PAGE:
By Nicole C. Lee –
I turned the television on one day this week and watched the news. The World Cup in South Africa was the 5th story. Amazing how a sports story crept in right behind the BP spill in the Gulf. I turned to a sports network and the World Cup was the only story. Each story was filled with joy and laughter and great anticipation of the coming games. The World Cup is the biggest sporting event in the world. It is like the NFL’s Super Bowl but much, bigger and on a larger global scale. Futbol has taken the world by storm and all eyes are now on South Africa.
This marks the first time the games are being played on the African continent. This marks a remarkable opportunity for Africa in general and South Africa in particular to show the power and the beauty of the African people and what is possible there. Vendors from all over South Africa have converged on the convening cities. Entrepreneurs hope the games will bring big profit to them and their communities.
South Africa has the same hope. Like most countries in the world South Africa is struggling financially. Poverty, high unemployment, troubles with neighboring countries, and the affects of the global economic downturn has crippled South Africa as it has nations all over the world. The World Cup is seen as a potential economic boom for the country. But history proves that great countries and cities in the past have been saddled with enormous debt after hosting great sporting events and not buoyed by the potential cash flow left behind after the games.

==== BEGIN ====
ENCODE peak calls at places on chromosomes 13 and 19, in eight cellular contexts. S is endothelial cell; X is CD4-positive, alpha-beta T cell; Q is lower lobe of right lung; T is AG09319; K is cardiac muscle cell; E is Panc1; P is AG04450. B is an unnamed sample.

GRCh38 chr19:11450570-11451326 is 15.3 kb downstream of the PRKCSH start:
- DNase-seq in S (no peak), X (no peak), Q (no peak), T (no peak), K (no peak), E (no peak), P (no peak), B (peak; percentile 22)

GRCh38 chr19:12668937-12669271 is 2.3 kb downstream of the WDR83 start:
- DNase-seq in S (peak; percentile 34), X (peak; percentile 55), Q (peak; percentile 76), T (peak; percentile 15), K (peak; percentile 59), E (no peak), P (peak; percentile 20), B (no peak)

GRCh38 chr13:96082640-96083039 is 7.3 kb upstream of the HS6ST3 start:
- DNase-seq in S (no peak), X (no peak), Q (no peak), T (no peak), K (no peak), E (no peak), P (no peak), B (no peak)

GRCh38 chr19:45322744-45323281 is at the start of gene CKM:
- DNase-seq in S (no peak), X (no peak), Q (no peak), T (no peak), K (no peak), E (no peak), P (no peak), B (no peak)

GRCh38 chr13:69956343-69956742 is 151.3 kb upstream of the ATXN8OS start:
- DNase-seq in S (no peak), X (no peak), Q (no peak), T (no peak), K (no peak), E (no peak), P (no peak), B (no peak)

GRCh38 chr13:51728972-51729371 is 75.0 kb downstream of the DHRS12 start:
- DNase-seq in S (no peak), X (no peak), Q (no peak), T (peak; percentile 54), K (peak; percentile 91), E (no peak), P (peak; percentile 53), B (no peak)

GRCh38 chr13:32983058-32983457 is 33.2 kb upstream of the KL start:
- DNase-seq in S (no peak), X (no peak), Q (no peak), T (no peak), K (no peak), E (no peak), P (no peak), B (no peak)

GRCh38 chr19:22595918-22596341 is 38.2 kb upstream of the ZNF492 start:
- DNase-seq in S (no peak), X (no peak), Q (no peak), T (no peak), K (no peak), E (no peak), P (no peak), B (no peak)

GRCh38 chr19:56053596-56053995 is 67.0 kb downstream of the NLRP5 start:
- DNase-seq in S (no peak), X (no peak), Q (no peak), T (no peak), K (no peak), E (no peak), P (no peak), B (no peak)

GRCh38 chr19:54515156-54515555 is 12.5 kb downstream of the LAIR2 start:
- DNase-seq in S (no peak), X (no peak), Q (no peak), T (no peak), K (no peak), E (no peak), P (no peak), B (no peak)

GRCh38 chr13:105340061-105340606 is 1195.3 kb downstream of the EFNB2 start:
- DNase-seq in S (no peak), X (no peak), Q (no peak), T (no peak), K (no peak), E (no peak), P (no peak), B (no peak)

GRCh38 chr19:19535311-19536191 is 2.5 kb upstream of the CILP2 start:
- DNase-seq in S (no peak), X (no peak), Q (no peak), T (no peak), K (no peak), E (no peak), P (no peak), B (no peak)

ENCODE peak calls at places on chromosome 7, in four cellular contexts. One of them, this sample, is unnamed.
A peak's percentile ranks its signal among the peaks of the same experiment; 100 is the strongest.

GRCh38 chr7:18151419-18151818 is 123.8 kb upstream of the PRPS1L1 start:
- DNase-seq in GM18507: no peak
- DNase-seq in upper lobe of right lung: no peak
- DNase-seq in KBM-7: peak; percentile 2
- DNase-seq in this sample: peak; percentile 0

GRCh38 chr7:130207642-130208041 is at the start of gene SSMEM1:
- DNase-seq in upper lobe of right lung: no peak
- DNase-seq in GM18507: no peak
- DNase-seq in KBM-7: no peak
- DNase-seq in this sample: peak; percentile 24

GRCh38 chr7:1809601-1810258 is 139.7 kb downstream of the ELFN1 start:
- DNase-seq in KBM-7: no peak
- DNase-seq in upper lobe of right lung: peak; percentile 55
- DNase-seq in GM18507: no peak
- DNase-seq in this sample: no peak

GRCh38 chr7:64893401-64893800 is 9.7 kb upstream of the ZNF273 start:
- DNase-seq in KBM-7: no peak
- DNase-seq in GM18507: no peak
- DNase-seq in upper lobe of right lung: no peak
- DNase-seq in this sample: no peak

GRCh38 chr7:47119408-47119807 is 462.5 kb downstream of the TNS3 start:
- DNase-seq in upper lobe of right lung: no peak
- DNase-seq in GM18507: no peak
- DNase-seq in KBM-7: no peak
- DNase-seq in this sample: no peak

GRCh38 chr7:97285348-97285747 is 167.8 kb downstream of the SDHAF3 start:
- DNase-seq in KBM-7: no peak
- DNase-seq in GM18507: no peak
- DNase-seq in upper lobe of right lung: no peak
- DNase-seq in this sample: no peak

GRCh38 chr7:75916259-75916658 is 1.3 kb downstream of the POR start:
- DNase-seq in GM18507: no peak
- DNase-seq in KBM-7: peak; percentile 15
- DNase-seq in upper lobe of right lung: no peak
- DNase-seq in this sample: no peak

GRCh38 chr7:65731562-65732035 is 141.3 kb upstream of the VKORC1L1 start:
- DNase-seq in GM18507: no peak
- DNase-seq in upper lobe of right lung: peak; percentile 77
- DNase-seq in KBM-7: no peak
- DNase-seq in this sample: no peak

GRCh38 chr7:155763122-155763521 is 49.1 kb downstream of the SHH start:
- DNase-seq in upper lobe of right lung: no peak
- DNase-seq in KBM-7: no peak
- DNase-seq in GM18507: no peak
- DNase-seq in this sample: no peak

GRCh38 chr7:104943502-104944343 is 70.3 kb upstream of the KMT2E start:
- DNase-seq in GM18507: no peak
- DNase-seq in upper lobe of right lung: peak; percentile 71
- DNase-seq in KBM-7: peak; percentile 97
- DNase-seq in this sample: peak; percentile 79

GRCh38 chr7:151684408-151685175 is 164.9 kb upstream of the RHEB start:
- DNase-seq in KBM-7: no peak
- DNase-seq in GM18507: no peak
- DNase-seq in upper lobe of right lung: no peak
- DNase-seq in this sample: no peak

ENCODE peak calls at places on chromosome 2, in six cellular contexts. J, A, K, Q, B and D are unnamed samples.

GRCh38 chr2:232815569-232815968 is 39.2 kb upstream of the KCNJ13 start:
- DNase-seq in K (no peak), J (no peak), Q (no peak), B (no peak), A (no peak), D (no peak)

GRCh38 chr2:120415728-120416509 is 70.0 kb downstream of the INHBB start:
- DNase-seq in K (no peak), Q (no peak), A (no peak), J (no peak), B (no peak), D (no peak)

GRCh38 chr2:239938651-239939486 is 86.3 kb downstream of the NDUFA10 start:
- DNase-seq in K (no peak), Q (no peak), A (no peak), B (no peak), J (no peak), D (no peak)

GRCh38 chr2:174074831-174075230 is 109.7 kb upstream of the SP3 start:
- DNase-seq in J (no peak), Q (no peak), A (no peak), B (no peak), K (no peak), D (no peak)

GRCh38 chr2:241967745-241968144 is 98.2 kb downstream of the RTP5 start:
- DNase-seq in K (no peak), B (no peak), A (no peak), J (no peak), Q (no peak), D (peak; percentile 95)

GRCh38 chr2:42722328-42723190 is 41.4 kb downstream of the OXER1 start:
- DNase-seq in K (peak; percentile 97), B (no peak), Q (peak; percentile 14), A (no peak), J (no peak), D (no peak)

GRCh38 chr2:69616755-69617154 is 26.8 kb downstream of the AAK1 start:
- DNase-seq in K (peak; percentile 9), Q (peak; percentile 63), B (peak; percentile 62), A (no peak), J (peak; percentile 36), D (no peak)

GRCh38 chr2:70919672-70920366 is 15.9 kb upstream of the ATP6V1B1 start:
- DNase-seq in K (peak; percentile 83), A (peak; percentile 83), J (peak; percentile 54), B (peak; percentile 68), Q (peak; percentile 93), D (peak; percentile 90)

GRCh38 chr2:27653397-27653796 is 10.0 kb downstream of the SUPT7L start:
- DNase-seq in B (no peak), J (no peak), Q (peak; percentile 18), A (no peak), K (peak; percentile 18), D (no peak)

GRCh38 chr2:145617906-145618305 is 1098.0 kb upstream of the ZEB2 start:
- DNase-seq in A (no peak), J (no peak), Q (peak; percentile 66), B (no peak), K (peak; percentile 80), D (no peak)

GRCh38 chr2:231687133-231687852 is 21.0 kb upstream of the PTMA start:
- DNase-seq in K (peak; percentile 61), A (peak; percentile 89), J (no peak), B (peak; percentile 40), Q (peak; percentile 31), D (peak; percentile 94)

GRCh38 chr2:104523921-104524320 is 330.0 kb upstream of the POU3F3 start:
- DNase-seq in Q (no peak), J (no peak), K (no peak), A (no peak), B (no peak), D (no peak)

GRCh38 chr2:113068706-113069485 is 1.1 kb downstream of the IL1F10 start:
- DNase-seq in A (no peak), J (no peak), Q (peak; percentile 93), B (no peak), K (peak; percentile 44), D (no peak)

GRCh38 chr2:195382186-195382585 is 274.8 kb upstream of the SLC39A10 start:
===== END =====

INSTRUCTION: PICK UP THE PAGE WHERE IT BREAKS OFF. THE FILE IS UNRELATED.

Economists are now saying that the 2004 Olympics in Greece contributed to the complete economic meltdown the country is suffering today. The cost to the tiny nation was $1.2 billion dollars. Stadiums and sports venues were built that now sit idle. The government of Greece says the economic short fall is too big to be blamed on the Olympics but others claim the Olympics were just the beginning of very poor spending and financing trend for Greece. In the United States, Los Angeles and Atlanta hosted Olympic Games. When all of the costs were tallied both cities lost money and no lasting jobs were created.
So why did South Africa want the World Cup? Prestige. World recognition. And the hope of a continent. The slogan for the games is “It’s Possible”. There is a hope that a world sporting event will create a public relations campaign that will lift the country out of despair. The images of Africans in power and rejoicing can be a great counter balance to the constant barrage of images of death and starvation. South Africa has been that shining beacon of hope as it defeated apartheid and grew into a strong democracy. The universal joy that is felt around the world as Africa hosts the world’s biggest sport is infectious.
With all sincerity and support, I am keeping my fingers crossed for South Africa and the continent. I hold open the hope for a huge profit for the nation after the games—monetarily and good will. . I am hoping that the public relations rewards after the games will generate millions of dollars and years of good will that will lift the continent out of poverty and dismay. I am wishing that the thrill of Futbol will garner support for the treatment of AIDS and the ending of continental wide war. I am in support of sports being the factor that brings people together for a lasting peace. The World Cup is in South Africa. Viva the World Cup. Viva South Africa and the continent.
Nicole C. Lee is the president of TransAfrica Forum.